Trinity Day School reaps savings from MDA loan

Published 12:00 am Friday, September 17, 2004

A low-interest loan

provided by the Mississippi Development Authority already has reaped benefits for Trinity Episcopal Day School in Natchez, the first private school in the state to take advantage of the program.

For years, school leaders have recognized that old heaters, inadequate lighting and aging plumbing fixtures might be upgraded to produce a more energy-efficient complex.

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&uot;We started small with the desire to replace some malfunctioning air-conditioners, but the project grew to include a lot more,&uot; said Dr. Delecia Seay Carey, head of school. &uot;We’ve learned that the products being manufactured now are much more energy efficient.&uot;

The new products promised rewards not only in lowering some of the utility bills but also in conserving energy, a goal that suits the religious-based philosophy of the school of 317 students, pre-kindergarten through grade 12.

&uot;It never occurred to us to replace all the toilets,&uot; Carey said. &uot;But we did that. And the vacuum-assisted flush toilets are much more efficient.&uot;

Proof of water savings from new toilets as well as from new, more efficient faucets on the lavatories, came in the comparison of water bills from January 2003 and January 2004, which showed a drop from $918 to $650.

The project, now more than two years into the process, began in July 2002 with bids from a local contractor on replacing the air-conditioning units.

&uot;The bid was reasonable, but as we were looking at the building, we realized that it was poorly insulated; and we knew that part of the reason our existing units didn’t function better was because so much of the cold air leaked out through the old windows and under the doors,&uot; Carey said.

A tip about money available at the Mississippi Development Authority for energy-related projects sent Carey to Michael Ferdinand, executive director of the Natchez development authority.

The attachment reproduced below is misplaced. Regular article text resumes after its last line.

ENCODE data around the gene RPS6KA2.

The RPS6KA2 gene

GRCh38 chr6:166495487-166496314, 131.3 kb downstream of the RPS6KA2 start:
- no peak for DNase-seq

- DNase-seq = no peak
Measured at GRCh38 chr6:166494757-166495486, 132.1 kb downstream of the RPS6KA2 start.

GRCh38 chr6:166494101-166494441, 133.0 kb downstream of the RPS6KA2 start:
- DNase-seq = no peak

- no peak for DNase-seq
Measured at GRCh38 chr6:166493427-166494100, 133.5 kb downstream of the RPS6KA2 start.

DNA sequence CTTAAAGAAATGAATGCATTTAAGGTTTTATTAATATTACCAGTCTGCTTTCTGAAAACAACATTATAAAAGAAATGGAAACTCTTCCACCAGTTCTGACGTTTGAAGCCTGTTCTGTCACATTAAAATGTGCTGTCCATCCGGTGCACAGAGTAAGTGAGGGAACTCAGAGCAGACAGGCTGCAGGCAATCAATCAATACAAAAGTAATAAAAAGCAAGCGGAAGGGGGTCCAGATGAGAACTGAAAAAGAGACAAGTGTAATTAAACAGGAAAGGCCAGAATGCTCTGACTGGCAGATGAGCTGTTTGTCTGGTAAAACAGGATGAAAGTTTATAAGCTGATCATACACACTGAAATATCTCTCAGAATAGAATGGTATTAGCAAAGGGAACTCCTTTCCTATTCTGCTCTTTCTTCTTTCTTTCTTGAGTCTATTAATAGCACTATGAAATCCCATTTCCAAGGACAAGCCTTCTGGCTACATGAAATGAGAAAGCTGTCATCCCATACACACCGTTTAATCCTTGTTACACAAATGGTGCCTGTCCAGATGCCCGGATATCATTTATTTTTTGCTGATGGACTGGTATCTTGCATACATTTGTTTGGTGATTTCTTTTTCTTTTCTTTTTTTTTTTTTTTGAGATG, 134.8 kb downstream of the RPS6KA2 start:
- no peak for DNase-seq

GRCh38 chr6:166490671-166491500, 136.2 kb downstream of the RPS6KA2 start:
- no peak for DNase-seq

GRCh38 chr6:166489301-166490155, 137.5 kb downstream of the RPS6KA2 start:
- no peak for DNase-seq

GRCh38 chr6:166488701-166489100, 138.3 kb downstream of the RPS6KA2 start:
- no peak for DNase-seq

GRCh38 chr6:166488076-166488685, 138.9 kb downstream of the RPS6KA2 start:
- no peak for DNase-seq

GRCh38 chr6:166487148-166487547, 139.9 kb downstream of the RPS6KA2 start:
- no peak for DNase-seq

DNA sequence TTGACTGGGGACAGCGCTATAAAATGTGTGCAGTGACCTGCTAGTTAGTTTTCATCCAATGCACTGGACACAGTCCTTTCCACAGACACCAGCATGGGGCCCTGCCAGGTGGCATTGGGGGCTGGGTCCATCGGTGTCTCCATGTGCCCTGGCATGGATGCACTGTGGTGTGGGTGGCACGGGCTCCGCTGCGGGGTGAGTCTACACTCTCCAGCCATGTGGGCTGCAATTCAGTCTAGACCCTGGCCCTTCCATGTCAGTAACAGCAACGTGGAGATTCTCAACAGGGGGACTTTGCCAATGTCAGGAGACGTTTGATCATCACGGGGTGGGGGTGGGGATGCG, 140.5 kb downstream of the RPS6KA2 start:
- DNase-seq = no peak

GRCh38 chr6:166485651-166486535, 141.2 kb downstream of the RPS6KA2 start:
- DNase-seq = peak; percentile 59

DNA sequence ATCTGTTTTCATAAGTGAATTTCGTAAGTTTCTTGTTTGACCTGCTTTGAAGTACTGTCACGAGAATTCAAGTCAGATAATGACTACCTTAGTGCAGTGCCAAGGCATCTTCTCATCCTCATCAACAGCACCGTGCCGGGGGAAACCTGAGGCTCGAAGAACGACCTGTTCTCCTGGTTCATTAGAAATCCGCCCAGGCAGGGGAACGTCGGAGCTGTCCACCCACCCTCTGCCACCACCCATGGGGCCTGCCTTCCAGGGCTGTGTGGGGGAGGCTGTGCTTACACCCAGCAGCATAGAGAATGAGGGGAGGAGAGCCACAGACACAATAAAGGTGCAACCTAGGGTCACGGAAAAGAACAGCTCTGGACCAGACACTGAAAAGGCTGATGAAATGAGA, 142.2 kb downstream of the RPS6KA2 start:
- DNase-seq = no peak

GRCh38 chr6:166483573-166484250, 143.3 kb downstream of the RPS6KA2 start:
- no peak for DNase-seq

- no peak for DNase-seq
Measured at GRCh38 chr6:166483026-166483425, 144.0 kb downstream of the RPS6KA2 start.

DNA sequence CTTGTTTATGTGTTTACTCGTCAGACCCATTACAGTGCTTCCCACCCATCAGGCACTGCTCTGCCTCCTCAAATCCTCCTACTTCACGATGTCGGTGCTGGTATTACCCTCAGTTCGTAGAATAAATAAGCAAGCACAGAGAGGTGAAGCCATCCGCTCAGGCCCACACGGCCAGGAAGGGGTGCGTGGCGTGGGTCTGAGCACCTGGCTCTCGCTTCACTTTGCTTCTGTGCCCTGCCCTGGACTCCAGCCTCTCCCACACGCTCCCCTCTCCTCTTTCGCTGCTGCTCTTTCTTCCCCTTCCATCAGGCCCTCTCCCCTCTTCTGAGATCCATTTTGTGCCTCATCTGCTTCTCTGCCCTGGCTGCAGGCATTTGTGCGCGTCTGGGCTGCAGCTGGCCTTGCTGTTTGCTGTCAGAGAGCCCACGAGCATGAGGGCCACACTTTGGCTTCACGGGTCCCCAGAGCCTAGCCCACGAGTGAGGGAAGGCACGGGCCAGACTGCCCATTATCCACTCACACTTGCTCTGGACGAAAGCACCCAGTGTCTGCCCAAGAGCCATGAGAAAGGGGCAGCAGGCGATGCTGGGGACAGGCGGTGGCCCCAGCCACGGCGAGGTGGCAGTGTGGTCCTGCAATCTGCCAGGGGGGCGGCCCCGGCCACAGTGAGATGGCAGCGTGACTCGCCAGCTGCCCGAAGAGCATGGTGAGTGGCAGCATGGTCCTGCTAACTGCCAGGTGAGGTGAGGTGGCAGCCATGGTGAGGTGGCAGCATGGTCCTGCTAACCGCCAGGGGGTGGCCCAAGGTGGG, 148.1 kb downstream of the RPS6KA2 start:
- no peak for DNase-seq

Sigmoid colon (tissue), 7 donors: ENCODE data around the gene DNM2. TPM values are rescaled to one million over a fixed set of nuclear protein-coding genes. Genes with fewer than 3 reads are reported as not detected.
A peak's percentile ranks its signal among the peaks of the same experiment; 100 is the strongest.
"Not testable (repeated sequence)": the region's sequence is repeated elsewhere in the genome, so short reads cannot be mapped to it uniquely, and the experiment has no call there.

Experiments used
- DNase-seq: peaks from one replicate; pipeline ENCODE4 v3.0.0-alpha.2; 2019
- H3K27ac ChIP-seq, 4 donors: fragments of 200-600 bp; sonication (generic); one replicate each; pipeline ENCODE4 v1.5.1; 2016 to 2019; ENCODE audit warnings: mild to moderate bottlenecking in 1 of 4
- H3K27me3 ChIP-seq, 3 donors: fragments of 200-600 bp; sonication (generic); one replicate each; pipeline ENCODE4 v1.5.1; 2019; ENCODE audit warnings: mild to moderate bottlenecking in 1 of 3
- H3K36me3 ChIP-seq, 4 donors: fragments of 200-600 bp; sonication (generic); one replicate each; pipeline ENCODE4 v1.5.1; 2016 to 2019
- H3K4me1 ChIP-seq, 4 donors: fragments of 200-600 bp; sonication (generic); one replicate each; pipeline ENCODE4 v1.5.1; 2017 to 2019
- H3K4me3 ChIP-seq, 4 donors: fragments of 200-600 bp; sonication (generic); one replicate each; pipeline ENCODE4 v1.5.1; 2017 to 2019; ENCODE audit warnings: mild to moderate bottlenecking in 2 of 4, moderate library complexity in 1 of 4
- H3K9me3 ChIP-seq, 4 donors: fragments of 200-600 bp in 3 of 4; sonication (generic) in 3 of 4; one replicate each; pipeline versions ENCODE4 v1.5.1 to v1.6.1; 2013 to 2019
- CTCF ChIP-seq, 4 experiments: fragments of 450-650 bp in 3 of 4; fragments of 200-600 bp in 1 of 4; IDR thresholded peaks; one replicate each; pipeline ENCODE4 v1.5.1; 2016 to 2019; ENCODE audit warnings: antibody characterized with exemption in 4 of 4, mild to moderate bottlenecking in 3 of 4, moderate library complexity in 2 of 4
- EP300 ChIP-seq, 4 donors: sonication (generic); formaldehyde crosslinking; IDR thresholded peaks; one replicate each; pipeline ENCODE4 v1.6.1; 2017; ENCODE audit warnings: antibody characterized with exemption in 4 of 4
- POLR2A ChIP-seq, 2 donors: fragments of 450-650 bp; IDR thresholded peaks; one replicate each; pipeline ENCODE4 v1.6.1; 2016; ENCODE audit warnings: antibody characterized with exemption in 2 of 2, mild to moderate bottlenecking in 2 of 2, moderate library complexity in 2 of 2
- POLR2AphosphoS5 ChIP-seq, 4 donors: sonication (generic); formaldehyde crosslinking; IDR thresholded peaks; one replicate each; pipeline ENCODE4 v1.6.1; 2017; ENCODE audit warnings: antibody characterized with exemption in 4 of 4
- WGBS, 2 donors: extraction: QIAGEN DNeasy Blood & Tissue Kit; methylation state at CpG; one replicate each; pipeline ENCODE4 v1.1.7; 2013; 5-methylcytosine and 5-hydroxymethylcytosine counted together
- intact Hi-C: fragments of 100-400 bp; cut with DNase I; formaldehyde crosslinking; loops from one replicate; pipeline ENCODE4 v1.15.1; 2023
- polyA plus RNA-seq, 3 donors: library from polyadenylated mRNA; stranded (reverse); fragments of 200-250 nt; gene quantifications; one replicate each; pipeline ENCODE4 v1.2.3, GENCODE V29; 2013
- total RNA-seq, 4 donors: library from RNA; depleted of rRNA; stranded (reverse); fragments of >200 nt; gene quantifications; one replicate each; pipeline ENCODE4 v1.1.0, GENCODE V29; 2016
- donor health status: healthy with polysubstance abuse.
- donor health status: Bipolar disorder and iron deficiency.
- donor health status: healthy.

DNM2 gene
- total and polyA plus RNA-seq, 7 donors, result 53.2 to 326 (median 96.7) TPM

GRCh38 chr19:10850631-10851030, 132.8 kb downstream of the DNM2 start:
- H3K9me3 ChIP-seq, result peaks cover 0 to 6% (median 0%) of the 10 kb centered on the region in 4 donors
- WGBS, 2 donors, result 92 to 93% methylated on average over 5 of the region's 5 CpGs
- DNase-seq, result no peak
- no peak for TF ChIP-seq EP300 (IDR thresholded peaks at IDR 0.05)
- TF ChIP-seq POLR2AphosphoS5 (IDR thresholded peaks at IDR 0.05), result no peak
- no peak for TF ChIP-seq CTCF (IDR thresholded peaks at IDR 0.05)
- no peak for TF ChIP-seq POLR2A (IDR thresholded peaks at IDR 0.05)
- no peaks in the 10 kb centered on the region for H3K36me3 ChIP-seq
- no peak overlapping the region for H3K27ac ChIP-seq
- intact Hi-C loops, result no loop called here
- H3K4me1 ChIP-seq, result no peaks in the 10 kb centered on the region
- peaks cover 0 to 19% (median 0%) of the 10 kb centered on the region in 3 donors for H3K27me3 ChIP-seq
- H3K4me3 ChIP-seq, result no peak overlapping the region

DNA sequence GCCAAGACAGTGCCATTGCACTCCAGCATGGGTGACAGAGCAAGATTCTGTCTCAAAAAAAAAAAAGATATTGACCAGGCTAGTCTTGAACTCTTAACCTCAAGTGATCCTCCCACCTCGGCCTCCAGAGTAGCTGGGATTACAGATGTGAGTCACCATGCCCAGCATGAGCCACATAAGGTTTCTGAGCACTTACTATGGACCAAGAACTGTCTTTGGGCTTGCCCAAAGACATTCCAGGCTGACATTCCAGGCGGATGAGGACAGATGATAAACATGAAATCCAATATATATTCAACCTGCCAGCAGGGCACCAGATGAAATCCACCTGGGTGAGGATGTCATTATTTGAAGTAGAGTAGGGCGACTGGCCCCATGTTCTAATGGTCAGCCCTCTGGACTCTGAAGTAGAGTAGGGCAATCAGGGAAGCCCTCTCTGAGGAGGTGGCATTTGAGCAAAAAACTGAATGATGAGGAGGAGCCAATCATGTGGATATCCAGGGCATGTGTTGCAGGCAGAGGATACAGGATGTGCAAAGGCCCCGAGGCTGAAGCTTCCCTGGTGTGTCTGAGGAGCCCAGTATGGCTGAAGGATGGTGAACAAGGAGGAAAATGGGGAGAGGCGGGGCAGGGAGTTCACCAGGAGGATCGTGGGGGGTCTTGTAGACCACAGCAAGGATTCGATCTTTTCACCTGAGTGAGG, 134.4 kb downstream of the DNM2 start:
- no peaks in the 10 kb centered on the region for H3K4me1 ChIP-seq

&uot;He put me in touch with the MDA in Jackson,&uot; Carey said. &uot;Donnie Thompson came down to Trinity and conducted an informal energy audit.&uot;

Neither Ferdinand nor Thompson, an engineer in the MDA energy division, was available Thursday or Friday to comment on the project. However, Carey said both were central to the successful changes now under way.

Thompson told Trinity officials of obvious improvements in electricity and water usage they could make. The problem was that those changes would be expensive, and, unfortunately, the private school would not be eligible for an MDA loan.

Disappointed, Carey went ahead with the next step &045; getting a private company, Southern Company, to assess the school’s energy needs.

By January 2003, she heard that MDA rules had changed to allow Trinity to apply for one of the loans, a total of $300,000 at 3 percent below the New York prime rate. &uot;For us, it turned out to be 1 percent,&uot; Carey said.

The overall plan would include new lights across the campus, new heating and air-conditioning units, a remodeled middle school cafeteria that includes a dropped ceiling and new lights and new heat-cool units, all new toilets and sink fixtures and storm windows on every window across the campus.

&uot;Southern Company estimated that energy savings that result from this project ultimately will cover the cost of the note,&uot; Carey said.

Most of the buildings were built in the 1970s, with the air-conditioning units installed in the 1980s.

&uot;When this school was built in the 1970s, people thought it was fine for children to go to school without air-conditioning,&uot; she said. &uot;Later, when air-conditioning was added, not much thought was given to how to make the buildings more energy efficient.&uot;

Times have changed. The school is changing, too. &uot;The thinking about what is normal and acceptable has changed since 1970, and we have to be able to meet the requirements of our students and their families,&uot; she said. &uot;We don’t want to do ‘quick fixes’; rather, we want to be good stewards of not only our facilities but also our energy use.&uot;

The project may be complete by mid March, Carey said. This week, B M Electric Contractors of Natchez is working on changing all the lights in the school complex. Storm windows are going up. New heat-cool units are replacing the old ones.

&uot;The old heaters are so loud you have to turn them off when a student makes a presentation in front of the class,&uot; Carey said. &uot;And the sound makes it hard to teach over the noise, too.&uot;

Changes are nearing completion, however, and hopes for additional energy improvements are growing, Carey said. &uot;It would be great to have the new lighting technology on our football field, but that’s not in this project.&uot;